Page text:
Crews assess California terrain for threats of debris flows

As little as a third of an inch of rain can trigger a fast moving debris flow.

SANTA BARBARA, Calif. – Officials are warning residents who live near recent wildfires that they should be on the lookout for heavy rains that could trigger debris flows, especially on or around recently burnt hillsides.

Experts that make up the U.S. Forest Service's Burned Area Emergency Response teams say the environmental damage caused by wildfires can trigger increased runoff that can lead to a debris flow.

Debris flows vary in their density and can impact just a few yards or even hundreds of acres.

 "As the materials start sliding with gravity down these canyons, it starts picking up momentum and starts picking up more material, which gives it more kinetic energy," said Patrick Lieske, a BAER team specialist.

Lieske is part of a team assessing the area burned by the Alisal Fire, near Santa Barbara.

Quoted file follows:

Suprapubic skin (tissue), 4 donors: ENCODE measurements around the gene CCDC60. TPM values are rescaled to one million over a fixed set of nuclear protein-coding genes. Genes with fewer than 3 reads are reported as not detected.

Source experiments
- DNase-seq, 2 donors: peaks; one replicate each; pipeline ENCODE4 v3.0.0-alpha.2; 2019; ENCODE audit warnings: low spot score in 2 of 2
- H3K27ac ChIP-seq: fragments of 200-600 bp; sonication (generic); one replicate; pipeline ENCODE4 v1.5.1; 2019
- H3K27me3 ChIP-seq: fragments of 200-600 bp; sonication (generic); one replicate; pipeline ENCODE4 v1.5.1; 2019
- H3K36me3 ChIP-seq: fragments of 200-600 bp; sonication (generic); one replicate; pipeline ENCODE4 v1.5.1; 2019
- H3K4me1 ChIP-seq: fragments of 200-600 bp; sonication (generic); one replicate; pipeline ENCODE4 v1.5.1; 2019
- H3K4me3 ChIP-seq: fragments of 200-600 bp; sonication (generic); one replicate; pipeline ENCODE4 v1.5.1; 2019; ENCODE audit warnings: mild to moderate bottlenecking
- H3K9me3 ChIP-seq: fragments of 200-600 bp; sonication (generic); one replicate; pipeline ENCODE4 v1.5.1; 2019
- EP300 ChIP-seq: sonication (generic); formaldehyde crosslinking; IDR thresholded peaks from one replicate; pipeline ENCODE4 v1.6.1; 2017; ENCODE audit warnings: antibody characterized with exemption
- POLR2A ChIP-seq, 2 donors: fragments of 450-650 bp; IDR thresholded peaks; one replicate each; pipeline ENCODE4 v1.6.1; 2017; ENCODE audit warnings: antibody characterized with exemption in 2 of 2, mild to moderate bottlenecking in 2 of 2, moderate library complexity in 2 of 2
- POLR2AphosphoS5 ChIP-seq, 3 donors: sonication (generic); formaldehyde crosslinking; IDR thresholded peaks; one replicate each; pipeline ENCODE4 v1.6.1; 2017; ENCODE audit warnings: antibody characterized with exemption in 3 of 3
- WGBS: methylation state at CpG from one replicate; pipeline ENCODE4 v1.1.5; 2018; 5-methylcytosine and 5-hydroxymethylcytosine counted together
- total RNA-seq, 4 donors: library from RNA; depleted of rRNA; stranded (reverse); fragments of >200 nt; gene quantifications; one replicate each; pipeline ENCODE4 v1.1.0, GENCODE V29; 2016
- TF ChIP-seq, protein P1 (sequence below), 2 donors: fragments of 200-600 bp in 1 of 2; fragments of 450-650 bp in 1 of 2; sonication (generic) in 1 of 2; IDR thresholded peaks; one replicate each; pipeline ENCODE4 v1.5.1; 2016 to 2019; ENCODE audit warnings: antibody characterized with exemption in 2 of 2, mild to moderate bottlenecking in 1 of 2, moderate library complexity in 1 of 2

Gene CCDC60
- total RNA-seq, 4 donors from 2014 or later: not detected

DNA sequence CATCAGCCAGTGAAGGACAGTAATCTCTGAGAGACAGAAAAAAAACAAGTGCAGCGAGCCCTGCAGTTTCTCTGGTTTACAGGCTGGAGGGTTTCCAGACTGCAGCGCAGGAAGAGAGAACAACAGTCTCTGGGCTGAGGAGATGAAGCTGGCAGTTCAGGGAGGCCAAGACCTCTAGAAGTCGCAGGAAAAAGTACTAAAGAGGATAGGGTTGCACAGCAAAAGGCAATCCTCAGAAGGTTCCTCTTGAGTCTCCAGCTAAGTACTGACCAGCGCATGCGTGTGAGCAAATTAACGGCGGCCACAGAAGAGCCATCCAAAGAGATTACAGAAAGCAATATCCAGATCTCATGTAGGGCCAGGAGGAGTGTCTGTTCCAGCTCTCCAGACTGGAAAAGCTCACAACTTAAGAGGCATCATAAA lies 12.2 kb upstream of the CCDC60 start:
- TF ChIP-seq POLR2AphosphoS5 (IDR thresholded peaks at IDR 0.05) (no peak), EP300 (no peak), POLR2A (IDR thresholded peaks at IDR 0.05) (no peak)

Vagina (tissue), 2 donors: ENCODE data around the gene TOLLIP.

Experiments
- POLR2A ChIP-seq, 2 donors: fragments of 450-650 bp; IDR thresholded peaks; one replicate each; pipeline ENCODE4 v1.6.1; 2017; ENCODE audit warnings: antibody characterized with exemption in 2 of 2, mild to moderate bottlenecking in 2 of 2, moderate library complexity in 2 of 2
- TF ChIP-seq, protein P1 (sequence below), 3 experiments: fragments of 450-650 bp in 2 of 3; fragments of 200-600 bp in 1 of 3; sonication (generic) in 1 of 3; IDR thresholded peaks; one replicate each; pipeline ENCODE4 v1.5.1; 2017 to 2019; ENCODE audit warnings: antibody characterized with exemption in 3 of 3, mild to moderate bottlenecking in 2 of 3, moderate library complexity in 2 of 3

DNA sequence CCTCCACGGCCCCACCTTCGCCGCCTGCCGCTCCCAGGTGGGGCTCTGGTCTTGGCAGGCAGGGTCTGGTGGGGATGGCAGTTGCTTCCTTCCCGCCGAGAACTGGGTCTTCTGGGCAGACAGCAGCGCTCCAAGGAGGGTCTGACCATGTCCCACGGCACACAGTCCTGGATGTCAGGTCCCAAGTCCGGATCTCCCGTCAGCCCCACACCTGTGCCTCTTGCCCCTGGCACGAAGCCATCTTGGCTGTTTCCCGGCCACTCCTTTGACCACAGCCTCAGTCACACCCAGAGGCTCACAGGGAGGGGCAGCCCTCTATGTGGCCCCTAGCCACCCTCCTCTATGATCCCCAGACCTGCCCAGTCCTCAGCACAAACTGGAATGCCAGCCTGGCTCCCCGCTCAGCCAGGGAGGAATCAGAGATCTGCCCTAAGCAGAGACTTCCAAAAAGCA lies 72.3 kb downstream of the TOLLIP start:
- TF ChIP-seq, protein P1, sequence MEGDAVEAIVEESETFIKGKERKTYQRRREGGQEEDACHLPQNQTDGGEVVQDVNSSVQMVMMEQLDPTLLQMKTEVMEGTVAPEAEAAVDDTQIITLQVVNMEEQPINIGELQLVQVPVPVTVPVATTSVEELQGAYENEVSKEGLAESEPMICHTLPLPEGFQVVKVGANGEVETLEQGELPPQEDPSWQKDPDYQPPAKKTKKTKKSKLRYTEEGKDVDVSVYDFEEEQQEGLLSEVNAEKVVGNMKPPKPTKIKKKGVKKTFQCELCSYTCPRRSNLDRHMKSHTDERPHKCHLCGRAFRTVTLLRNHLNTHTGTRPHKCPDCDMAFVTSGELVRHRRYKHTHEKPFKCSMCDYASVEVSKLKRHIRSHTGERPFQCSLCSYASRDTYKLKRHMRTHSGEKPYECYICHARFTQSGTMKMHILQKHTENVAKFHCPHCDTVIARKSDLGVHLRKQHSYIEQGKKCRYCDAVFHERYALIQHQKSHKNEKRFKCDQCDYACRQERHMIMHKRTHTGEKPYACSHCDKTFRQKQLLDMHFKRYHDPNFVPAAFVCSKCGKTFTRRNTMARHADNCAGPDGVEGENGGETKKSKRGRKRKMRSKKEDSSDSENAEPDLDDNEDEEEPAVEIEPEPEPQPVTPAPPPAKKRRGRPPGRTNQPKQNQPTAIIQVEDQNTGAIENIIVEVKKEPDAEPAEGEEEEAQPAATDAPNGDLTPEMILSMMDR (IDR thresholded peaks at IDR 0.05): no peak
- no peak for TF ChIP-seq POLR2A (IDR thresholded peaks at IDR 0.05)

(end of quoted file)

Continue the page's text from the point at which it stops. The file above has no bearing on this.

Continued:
The specialist said teams around the state are racing against the onslaught of rainy weather to identify the changes wildfires caused on local environments. 

"The teams are working on an accelerated timeline. They are trying to get the reports done and the guidance completed prior to the upcoming rain," Lieske said.

County governments are informed of assessments, and Lieske stated its up local officials to determine the actions needed to help protect lives and property.

Californians aren’t strangers to the dangers left behind by wildfires.

In 2018, a post-fire debris flow, consisting of mud and other vegetation, flowed into Montecito, CA, destroying nearly everything in its path, causing half a billion dollars in damage and claiming the lives of 23 people.

Lieske said while lessons have been learned from previous events, whether an area will be impacted depends on the terrain, rainfall, soil and a host of other environmental issues.

"You can have a fire, where because of the environmental conditions, you don’t see anything, and then you can get a fire that has multiple debris flows, so it varies a lot," Lieske said.